Certainly, the bigger question that came to my mind was,
how could this happen when they were all on a pilgirmage to St. Anne? Where was God then? Why did He allow this to happen? I was helpless and unable to answer these questions myself. I couldn't find the right explanation to this. They were all on a pilgrimage, aren't they?! Of all times, why now? I could only comfort myself by telling myself that God has his own plans and decisions. He certainly has his reasons, I'm sure.

I was a little distraught about this whole incident. I know, it didn't happened to me and I should be happy that it's not me or my family there... but I still feel a sense of grief. I sympathise and empathise them. I was quite taken aback when D showed no signs of sorrow when I was gaping at his paper. "Haiya, 11 people died," he said to me, as if to tell me that that was all I needed to know. "Hello, they are all Catholics on a pilgrimage to St. Anne," I said in an offensive way, "We are all addressed as 'brothers and sisters in Christ' for a reason, you know!" I couldn't help but feel angry at the people around me who didn't bother a bit about this tragedy, making it sound like another passing tragedy that caused no one's lives. I know that it is way out of our league to help but at least, show some respect or sympathy!

My anger and frustration stuck with me throughout the day, though I didn't sense it for a brief moment when I was hurrying to finish my Moral assignments. It climaxed when dad "so happens" to forget to bring my daily dose of the paper with him when he was at school to pick me up! I was so looking forward to reading more about it that I kind of yelled at dad for not bringing the papers then. Fortunately, he was pretty calm about it. I couldn't help but express my feelings of the incident to him right in the middle of the school car park that I was close to tears. I got so tensed up that I seeked solace with some food at the canteen.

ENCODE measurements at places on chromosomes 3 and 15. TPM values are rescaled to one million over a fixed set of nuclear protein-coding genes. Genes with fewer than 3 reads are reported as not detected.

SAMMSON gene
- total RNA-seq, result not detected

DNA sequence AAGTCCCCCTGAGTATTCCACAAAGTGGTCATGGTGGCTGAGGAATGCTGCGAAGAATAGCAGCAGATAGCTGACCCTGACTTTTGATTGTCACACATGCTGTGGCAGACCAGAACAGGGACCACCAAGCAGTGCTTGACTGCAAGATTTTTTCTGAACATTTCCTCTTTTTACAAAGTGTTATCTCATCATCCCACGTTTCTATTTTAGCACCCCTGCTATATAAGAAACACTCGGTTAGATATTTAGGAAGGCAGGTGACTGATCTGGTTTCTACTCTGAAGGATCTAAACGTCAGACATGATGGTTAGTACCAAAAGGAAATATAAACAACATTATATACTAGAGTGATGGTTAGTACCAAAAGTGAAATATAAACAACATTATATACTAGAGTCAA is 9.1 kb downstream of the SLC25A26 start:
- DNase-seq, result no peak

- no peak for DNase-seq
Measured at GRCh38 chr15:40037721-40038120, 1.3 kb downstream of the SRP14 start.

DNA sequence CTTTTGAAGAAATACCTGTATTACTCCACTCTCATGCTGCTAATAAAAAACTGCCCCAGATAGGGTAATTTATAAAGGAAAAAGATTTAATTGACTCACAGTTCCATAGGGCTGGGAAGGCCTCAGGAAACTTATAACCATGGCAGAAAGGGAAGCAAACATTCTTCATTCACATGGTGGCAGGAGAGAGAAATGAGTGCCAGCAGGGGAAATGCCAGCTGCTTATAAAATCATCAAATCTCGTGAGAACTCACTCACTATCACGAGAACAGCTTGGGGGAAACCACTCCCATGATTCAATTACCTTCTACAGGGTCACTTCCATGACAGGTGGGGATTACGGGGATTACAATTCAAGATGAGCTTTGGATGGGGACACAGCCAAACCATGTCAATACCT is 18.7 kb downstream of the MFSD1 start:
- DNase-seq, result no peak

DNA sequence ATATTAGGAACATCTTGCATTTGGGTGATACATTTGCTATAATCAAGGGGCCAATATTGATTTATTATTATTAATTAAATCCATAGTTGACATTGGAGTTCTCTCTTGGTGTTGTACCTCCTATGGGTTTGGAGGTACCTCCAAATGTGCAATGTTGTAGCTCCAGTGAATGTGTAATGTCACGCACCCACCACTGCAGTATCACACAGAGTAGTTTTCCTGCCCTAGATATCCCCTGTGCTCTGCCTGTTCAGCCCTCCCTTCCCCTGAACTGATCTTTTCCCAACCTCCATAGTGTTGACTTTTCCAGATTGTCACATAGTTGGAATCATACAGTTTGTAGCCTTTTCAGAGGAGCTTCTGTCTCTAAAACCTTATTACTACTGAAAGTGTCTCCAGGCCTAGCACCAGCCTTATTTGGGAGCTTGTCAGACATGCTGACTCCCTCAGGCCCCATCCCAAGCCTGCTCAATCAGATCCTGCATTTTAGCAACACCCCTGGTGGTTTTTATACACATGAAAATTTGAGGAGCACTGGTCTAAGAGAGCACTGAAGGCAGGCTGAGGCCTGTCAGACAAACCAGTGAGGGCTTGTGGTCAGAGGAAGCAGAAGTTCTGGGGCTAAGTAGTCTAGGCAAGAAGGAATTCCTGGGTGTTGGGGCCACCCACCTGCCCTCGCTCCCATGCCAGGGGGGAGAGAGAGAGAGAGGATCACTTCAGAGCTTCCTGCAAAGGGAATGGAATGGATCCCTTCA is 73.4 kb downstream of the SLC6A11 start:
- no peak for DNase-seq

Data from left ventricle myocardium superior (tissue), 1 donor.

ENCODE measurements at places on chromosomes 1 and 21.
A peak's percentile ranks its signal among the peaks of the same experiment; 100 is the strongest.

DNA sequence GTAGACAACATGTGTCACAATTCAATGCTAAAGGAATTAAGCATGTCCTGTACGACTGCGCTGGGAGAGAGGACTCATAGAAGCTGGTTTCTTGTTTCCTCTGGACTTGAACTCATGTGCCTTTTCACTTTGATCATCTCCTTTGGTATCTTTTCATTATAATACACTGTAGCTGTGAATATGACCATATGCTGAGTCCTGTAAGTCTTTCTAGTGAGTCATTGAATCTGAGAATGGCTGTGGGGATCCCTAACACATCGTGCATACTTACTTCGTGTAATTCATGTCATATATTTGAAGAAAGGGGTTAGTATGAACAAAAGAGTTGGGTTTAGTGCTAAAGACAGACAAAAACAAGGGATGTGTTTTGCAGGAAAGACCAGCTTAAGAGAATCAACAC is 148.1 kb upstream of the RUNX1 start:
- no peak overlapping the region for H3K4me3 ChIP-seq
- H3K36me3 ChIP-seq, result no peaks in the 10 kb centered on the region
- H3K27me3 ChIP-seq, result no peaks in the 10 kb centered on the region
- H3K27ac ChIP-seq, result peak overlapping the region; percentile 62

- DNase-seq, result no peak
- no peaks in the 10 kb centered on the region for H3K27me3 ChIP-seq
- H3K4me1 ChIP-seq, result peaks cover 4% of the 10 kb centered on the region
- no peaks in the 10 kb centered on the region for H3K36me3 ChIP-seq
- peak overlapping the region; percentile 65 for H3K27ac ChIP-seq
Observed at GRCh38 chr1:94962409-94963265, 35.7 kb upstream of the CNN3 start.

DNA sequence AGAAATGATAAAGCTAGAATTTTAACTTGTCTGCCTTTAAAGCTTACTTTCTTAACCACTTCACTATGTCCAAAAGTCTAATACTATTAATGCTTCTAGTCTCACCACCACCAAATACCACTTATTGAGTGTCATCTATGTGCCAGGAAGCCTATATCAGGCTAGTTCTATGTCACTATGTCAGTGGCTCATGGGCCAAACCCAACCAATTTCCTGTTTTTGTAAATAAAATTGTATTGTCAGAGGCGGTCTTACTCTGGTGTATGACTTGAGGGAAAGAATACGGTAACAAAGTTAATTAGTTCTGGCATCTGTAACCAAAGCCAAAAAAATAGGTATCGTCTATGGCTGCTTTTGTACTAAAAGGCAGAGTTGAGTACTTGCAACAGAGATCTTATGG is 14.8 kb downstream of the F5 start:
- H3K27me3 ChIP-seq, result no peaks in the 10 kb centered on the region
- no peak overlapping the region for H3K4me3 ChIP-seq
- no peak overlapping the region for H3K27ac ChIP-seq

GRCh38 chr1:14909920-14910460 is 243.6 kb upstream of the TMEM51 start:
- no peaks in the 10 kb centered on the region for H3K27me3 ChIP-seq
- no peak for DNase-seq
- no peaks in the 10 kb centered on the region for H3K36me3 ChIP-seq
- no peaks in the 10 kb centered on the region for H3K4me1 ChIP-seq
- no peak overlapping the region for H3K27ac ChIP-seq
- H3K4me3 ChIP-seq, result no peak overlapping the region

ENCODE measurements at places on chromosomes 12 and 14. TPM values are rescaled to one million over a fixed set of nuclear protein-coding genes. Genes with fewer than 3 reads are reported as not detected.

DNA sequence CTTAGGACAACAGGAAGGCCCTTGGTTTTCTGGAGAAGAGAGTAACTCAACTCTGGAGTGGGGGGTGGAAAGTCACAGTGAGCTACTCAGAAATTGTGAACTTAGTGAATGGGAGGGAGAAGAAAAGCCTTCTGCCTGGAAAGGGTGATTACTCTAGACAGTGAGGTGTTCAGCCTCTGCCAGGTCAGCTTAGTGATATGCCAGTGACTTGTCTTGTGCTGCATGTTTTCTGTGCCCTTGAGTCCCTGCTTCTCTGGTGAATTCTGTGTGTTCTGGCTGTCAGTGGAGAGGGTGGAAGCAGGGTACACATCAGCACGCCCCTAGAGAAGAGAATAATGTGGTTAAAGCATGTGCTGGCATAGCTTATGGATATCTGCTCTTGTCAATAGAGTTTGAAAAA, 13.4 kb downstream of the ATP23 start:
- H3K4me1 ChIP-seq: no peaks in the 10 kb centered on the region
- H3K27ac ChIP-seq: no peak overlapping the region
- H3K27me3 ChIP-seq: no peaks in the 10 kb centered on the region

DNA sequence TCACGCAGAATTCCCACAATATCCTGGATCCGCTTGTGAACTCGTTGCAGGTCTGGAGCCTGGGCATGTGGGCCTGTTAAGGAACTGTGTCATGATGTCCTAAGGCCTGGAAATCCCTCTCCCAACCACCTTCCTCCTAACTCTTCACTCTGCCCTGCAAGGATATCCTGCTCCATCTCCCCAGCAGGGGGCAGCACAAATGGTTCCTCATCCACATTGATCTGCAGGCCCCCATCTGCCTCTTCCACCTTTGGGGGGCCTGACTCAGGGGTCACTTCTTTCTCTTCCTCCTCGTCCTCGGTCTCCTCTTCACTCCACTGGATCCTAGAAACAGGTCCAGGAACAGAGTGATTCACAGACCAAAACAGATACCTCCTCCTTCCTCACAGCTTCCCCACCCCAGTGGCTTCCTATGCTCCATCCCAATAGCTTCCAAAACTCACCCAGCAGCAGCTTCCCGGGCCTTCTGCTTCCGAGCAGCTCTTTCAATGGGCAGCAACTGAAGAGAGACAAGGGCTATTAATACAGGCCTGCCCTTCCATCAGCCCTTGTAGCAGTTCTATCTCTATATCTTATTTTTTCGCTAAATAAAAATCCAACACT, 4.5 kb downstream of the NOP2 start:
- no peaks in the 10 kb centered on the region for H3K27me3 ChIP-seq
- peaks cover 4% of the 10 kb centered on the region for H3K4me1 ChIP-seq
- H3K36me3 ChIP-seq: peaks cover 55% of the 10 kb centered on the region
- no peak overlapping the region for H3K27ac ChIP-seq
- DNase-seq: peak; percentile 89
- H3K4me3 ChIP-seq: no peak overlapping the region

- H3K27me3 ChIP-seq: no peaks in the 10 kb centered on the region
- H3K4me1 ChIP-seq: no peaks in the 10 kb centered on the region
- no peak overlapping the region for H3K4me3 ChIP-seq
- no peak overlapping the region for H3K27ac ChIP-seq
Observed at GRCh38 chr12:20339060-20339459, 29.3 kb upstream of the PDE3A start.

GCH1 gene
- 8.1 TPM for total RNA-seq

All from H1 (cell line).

I only had one thing in mind when I reached home : to read and read and read about the incident. The grief, the feeling of the survivors who lost their family members couldn't possibly be put in words. It was so terrible. The one victim who got my tears flowing out was Arulsamy Savarimuthu, who lost his 13 year old daughter, Alvina. Imagine a father's heartache to see his own daughter, being pulled out from under the bus and die not long after. Imagine that. Think of the pain he's going through. The picture of him at his house, breaking down when receiving donations could let you have a picture of what a father's going through.